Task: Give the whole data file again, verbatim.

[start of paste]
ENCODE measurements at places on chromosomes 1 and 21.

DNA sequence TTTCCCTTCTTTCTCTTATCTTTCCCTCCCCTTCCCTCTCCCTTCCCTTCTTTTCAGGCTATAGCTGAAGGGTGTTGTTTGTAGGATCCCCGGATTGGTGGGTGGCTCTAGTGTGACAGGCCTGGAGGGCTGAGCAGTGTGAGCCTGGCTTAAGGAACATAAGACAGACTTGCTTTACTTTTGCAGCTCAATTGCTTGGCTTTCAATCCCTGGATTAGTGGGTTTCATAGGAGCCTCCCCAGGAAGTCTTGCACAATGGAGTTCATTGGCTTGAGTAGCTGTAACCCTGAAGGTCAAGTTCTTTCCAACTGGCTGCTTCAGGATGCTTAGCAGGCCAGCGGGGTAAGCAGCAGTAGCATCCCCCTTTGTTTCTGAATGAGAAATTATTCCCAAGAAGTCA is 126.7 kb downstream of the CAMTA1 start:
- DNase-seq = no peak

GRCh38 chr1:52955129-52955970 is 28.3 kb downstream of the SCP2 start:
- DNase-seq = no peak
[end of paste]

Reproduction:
ENCODE measurements at places on chromosomes 1 and 21.

DNA sequence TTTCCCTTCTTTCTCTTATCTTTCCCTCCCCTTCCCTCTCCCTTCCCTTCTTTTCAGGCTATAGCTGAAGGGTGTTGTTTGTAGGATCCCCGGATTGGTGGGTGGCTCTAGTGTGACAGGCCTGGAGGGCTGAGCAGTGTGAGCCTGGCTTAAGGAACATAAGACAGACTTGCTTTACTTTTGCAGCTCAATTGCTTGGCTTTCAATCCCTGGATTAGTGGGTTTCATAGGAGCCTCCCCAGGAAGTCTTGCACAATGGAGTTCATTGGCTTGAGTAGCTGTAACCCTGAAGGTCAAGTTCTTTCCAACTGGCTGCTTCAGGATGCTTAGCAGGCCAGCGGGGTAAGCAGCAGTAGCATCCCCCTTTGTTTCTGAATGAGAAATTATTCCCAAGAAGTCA is 126.7 kb downstream of the CAMTA1 start:
- DNase-seq = no peak

GRCh38 chr1:52955129-52955970 is 28.3 kb downstream of the SCP2 start:
- DNase-seq = no peak